Did you set your time zone and daylight savings correctly? It works for me.
 
  • #20
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I set up a quick test, metal rod stuck in the ground at 45 deg angle. Time 22 minutes from 1:21 pm to 1:42 pm the sun shadow moved 6.5 degrees. OH wait I screws up I only timed it 21 minutes. OH well do the math. Math says shadow movement is 6.8 degrees for 22 minutes.

I am still not 100% sure the difference between magnet noon and solar noon is 22 minutes?

According to Sun Dial online information sun shadow movement gets bigger & bigger as the sun gets closer to the horizon.

The best time to do this test again tomorrow would be from 12:50 pm to 1:12 pm from the experiment I just did sun movement should be slightly more than 6.8 degrees because sun is closer to 90 degrees..
 
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  • #21
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Hopefully sometime before tomorrow you can get the noaa calculator working :-)
 
  • #22
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Hopefully sometime before tomorrow you can get the noaa calculator working :-)
I finally figured out how to use noaa. These numbers are correct for GPS & Google Maps but not for noaa N35 52.802 W086 27.684

N & W & 0 need to be dropped. The . needs to be moved 2 places to the left for noaa.

N35 52.802 = 35.52802 = Longitude

W086 27.684 = 86.27684 = Latitude

DST has to be clicked

Do not change time zone number -6

Magnetic noon = 1:12 pm

Solar noon = 1:18 50 pm

Shadow movement angle from magnetic noon to solar noon is 6.8 degrees
 
  • #23
russ_watters
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I finally figured out how to use noaa. These numbers are correct for GPS & Google Maps but not for noaa N35 52.802 W086 27.684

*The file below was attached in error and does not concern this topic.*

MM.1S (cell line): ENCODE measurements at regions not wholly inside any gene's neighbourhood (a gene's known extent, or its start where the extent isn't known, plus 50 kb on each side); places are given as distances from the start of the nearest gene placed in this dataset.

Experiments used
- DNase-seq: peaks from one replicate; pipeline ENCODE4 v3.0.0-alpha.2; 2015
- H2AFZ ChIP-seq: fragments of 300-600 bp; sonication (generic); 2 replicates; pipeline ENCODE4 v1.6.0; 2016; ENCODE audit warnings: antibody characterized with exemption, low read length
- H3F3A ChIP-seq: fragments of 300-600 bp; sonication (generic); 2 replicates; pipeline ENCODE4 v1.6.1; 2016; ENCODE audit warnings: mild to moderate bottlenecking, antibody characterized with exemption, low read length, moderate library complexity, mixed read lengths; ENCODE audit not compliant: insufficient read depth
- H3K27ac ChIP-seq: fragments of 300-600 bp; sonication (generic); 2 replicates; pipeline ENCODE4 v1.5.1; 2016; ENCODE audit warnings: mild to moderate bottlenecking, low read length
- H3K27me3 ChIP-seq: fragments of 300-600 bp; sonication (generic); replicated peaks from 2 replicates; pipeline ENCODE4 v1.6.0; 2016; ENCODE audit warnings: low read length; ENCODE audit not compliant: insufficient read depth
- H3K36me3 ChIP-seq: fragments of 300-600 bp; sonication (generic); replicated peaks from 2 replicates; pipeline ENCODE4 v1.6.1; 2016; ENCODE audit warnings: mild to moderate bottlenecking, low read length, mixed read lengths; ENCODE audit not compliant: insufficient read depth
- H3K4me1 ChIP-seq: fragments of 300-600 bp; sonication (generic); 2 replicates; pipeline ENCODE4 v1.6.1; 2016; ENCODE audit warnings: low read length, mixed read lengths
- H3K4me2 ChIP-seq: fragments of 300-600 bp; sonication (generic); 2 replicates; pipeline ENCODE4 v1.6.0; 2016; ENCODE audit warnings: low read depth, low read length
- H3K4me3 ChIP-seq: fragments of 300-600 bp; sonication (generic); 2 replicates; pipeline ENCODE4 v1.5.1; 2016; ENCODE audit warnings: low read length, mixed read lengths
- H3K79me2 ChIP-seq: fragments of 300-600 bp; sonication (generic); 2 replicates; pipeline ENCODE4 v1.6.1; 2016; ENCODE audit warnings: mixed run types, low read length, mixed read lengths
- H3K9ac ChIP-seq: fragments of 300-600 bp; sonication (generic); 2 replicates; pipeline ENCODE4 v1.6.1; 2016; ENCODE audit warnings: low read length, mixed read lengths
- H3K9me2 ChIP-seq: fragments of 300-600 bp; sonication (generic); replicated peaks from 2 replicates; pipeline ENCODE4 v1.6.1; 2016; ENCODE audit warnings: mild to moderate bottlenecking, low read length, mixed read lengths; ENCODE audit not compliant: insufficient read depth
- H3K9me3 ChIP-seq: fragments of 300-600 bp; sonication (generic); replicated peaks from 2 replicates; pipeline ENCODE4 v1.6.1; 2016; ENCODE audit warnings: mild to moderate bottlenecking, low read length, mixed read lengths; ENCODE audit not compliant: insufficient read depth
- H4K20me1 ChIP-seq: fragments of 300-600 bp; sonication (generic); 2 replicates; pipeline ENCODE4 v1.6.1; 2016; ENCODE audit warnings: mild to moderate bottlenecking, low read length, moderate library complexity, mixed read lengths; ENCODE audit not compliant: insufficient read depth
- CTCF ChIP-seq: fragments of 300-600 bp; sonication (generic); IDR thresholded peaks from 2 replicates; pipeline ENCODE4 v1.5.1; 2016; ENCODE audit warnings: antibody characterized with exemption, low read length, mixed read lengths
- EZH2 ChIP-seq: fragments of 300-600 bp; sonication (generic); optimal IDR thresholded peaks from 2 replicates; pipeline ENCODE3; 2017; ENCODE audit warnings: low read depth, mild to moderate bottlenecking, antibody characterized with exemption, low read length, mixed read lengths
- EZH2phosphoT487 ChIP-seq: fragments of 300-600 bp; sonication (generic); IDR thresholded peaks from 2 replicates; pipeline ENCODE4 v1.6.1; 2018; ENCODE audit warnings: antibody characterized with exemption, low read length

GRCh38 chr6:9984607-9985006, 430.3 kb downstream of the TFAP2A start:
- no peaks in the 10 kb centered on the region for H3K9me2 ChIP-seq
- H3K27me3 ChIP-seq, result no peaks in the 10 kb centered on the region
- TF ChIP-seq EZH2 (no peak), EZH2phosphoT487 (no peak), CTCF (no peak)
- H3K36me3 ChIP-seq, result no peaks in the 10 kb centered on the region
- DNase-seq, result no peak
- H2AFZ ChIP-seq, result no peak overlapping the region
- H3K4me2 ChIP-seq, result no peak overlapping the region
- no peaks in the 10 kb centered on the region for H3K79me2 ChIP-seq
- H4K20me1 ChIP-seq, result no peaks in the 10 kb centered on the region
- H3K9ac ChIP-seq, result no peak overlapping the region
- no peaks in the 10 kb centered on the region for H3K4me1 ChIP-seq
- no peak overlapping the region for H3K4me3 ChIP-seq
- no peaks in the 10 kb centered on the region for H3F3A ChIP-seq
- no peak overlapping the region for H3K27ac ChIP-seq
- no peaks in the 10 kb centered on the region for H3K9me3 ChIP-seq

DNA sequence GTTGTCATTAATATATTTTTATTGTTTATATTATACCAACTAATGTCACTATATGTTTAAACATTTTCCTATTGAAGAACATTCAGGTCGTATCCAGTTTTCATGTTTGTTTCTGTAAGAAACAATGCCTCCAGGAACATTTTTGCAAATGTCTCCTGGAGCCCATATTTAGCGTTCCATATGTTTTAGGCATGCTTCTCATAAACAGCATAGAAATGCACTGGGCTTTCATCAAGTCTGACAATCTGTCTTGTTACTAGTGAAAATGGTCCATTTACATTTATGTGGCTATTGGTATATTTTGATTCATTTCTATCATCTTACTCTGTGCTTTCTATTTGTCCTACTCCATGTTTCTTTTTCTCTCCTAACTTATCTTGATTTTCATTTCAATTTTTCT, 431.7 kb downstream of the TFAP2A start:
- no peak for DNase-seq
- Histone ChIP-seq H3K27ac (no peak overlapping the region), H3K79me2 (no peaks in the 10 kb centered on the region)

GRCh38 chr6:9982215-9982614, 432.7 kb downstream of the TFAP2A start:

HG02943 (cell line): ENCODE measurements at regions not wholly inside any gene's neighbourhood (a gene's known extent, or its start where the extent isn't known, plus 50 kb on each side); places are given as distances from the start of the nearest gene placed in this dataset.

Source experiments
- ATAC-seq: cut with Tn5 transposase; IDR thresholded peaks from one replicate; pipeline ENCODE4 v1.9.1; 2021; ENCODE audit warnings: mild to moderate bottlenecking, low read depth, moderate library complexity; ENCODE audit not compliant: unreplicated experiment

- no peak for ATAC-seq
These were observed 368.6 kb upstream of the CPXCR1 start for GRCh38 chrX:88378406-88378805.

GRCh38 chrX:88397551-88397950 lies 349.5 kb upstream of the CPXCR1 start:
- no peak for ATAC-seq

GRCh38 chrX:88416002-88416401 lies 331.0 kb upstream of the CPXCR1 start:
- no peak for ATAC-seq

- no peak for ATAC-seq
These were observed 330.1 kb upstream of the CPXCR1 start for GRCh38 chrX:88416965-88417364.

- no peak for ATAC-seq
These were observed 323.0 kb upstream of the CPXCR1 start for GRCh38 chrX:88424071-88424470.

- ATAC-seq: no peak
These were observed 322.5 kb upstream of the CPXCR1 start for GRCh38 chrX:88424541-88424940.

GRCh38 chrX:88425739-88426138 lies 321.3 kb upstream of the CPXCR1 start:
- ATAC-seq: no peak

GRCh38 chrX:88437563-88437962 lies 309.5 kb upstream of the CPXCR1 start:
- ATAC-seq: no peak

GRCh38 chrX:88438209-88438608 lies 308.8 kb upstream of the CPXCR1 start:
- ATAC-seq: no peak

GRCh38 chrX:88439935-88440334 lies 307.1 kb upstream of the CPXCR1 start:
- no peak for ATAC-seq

N & W & 0 need to be dropped. The . needs to be moved 2 places to the left for noaa.

N35 52.802 = 35.52802 = Longitude

W086 27.684 = 86.27684 = Latitude

DST has to be clicked

Do not change time zone number -6

Magnetic noon = 1:12 pm

Solar noon = 1:18 50 pm

Shadow movement angle from magnetic noon to solar noon is 6.8 degrees
I get 12:46pm CDT by my previous calculation. The link tells me 12:50 CDT. As a cross-check, "the equation of time" of 4 minutes is the deviation, which matches the difference between the calculations (I didn't realize the deviation due to Earth's orbit was that much).

So I think you are doing at least two things wrong:
1. When separated by one space each, the position measurements are degrees and minutes. NOAA wants degrees, minutes and seconds. You have the degrees and minutes already, and just need to convert the seconds by multiplying the decimal of minutes by 60. Or just omit seconds because it makes very little difference.

2. I don't know what the other error could be. The date maybe? Since the center of your time zone is 90 degrees, you are east of it, which means local noon is usually earlier, not later than what your clock tells you (DST adjusted).
 
  • #24
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I should check magnet north again. I have learned a very good expensive compass will give a screw up reading in town it is so sensitive it picks up nails in the yard, metal car in the driveway 50 ft away, metal in the house, metal utility in the yard, chain link fence around the yard, etc. A cheap $1 toy compass is more accurate in town because near by metal things do not effect it.
 
  • #25
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A cheap $1 toy compass is more accurate in town because near by metal things do not effect it.
That's not possible. A compass measures a magnetic field. There is one magnetic field at each point in space, not multiple ones depending on whether nearby objects "count" or not.